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Digital dating: Legal matters to consider before swiping right

The rules of the game have changed. Dating apps, such as Tinder, Bumble, Grindr and Hinge, allow people to make more connections in a series of “swipes,” than they might have over years in the office, classroom or in the club. Still, there are several things to consider from a legal perspective before joining the revolution.

Can your personal data be shared?
Privacy concerns are inherent since dating apps fit into the explosion of digital data that has emerged over the past few decades. App companies are given access to traditional personal information of users – such as name and email address – but also sensitive information such as the user’s physical location or “preferred” partner. How the app collects, uses and protects data is largely determined by its self-published privacy policy.

It is unlikely that any part of the federal patchwork of data privacy laws (such as the Health Insurance Portability and Accountability Act or the Gramm-Leach-Bliley Act) could be interpreted as covering dating app information. Several states have enacted broad, European-style laws that require anyone possessing personal data of the state’s residents to put reasonable security measures in place to protect it from unauthorized access (Missouri is not one of these states).[i] But other than those limited situations, statutes will not dictate what apps do with user data. Users should thus carefully read privacy policies before providing personal information, as these policies will likely be considered enforceable “clickwrap” agreements.[ii]

Are your conversations confidential?
Users may be especially concerned about the confidentiality of conversations that take place on in-app messaging services. Fortunately for the wary, dating apps are prohibited from disclosing the content of these conversations under the Stored Communications Act.[iii] While the SCA protects private communications, an open question is whether a “swipe right” or “swipe left” would be considered such a communication. The SCA only applies to communication content, and does not prohibit apps from disclosing user information. Again, this would fall under the privacy policy, and apps that violate their privacy policies could be exposed to breach of contract and consumer fraud liability.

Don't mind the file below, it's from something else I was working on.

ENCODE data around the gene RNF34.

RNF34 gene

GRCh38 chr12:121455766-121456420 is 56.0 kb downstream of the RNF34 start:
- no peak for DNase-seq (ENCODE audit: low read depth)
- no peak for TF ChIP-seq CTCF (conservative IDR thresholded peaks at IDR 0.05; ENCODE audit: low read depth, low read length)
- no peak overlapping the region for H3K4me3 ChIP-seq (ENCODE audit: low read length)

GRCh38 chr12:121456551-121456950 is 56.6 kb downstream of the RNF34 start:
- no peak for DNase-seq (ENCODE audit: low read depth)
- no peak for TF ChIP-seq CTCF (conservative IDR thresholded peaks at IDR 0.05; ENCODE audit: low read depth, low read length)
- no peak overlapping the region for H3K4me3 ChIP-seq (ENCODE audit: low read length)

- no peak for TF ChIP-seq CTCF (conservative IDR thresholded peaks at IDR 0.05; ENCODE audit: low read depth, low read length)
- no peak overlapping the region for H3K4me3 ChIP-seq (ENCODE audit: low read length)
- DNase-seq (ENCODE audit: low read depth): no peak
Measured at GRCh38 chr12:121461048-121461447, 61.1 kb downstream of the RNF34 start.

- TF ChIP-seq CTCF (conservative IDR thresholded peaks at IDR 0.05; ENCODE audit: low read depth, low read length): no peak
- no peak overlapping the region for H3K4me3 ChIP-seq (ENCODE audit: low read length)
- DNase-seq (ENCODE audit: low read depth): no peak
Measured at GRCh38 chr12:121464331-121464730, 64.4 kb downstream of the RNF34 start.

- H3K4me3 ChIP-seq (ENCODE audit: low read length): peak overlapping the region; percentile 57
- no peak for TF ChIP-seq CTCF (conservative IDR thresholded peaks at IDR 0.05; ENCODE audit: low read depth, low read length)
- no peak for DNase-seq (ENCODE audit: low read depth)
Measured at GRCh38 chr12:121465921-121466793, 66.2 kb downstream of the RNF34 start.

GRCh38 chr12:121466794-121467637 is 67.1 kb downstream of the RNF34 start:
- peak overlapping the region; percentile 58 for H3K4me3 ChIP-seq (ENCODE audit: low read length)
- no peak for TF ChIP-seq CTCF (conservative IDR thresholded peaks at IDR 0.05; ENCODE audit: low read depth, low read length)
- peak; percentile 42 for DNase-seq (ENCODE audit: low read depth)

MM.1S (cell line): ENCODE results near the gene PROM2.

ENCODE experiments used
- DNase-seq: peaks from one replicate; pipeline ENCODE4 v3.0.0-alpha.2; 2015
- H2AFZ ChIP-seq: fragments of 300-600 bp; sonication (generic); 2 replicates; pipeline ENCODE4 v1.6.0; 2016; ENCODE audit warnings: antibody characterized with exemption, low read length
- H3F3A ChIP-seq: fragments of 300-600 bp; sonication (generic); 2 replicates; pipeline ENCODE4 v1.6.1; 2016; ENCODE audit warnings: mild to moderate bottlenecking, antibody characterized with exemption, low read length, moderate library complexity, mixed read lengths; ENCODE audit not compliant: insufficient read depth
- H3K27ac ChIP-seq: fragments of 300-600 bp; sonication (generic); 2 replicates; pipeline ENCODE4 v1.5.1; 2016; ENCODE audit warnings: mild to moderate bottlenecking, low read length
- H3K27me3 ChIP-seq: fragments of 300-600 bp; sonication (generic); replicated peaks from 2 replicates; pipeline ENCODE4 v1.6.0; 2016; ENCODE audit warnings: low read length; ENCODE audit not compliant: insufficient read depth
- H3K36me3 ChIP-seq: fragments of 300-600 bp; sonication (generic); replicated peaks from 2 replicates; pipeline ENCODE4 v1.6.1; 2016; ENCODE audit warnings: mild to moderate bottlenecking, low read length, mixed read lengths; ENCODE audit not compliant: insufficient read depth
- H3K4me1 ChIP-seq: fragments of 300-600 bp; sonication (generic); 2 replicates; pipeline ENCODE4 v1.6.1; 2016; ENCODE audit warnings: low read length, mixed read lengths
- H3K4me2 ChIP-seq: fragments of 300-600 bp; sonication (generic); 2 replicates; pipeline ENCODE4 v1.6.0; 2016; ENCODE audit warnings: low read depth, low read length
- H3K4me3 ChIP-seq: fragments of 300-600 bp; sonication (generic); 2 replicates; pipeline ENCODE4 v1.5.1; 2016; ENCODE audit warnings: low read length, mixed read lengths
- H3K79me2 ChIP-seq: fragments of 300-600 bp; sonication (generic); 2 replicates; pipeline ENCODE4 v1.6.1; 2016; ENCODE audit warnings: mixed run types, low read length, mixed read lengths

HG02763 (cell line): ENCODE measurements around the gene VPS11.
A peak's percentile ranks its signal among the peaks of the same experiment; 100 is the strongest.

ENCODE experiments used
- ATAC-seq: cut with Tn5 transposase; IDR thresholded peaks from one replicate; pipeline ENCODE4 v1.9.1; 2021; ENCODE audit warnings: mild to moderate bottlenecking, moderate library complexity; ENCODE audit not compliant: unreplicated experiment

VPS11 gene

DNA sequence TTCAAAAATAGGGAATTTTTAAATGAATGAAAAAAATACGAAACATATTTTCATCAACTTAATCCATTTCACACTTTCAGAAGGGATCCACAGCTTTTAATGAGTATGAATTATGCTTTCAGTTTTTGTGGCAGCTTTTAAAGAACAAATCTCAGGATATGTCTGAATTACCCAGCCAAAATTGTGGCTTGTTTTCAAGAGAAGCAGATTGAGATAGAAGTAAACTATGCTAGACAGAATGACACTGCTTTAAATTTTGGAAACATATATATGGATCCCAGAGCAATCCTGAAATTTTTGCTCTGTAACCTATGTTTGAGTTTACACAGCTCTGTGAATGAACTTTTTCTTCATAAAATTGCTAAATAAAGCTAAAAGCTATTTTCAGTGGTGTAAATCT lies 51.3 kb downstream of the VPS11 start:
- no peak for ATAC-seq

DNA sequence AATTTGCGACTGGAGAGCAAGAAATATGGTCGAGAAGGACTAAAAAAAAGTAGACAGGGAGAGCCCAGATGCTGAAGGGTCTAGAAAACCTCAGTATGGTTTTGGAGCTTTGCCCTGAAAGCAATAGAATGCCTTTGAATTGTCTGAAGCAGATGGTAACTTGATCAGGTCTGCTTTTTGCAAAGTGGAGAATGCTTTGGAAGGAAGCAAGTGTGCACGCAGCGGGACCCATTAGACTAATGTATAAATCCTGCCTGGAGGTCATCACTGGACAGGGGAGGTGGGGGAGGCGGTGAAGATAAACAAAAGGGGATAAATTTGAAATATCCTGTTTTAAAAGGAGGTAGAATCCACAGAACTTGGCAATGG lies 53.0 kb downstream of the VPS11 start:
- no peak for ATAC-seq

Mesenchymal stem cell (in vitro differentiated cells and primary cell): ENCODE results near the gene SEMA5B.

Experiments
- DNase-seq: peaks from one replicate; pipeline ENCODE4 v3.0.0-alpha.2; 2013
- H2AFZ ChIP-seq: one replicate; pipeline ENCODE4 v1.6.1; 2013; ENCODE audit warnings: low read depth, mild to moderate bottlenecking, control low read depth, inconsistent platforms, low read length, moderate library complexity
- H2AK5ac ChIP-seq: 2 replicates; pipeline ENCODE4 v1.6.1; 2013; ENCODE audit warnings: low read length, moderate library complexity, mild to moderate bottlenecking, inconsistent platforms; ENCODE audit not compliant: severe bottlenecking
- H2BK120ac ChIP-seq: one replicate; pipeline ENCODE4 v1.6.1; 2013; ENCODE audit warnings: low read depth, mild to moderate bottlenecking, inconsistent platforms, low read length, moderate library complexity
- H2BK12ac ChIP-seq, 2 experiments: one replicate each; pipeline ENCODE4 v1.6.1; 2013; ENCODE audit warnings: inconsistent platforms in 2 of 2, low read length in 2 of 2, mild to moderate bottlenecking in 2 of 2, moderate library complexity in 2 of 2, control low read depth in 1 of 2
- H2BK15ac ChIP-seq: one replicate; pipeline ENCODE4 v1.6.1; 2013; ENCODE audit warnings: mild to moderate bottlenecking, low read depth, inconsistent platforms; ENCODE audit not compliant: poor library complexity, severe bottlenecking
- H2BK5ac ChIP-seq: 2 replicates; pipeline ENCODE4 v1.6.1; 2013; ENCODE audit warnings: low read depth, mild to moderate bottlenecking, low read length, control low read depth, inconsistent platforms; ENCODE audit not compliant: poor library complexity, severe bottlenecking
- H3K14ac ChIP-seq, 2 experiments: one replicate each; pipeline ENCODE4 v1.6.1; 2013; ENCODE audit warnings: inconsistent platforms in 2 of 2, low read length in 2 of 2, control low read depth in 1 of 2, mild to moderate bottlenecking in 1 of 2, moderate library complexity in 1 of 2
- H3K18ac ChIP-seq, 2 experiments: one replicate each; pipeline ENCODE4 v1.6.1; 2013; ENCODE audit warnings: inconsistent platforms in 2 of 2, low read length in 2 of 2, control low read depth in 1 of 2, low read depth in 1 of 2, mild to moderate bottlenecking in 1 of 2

The SCA also does not apply to other app users. Difficult-to-prove invasion of privacy torts, such as intrusion upon seclusion, would be the main remedy should another user take a screenshot of an embarrassing exchange and send it to the “aggrieved” user’s family, friends or coworkers.

What other risks exist?
Dating apps can be fertile ground for sophisticated phishing scams and other virtual fraud. In extreme cases, dates arranged through apps could lead to assault, robbery or other physical crimes. But users will be hard-pressed to hold a dating app liable for any harm that results from interaction with other app users. Apps will almost certainly disclaim all warranties and representations with regards to other users in their terms of use agreements. Additionally, the Communications Decency Act protects apps from liability based on content posted by users, such as phishing scams or misrepresentations about age.[iv] The app might be liable for negligence, however, if it were aware a user was engaged in illegal activity and did not deactivate the user’s account.

As digital dating continues to evolve, so do the legal considerations associated with it. That’s why it’s important for users to know what protections exist and don’t exist under the law before creating an account.

Greg Mitchell is counsel for UnitedLex, a multinational litigation support and cyber security firm headquartered in Overland Park, Kansas.

[i] See C.G.S.A. 42-471; Ark. Code Ann. 4-110-104.

[ii] Mohamed v. Uber Technologies, Inc., 2015 WL 3749716 (N.D. Cal. June 9, 2015).

[iii] Crispin v. Christian Audigier, Inc., 717 F. Supp. 2d 965, 987 (C.D. Cal. 2010).

[iv] Doe v. MySpace, Inc., 528 F.3d 413, 416 (5th Cir. 2008).

This information is intended as general information about the law and legal system. It is not to be considered as legal advice for your specific situation.

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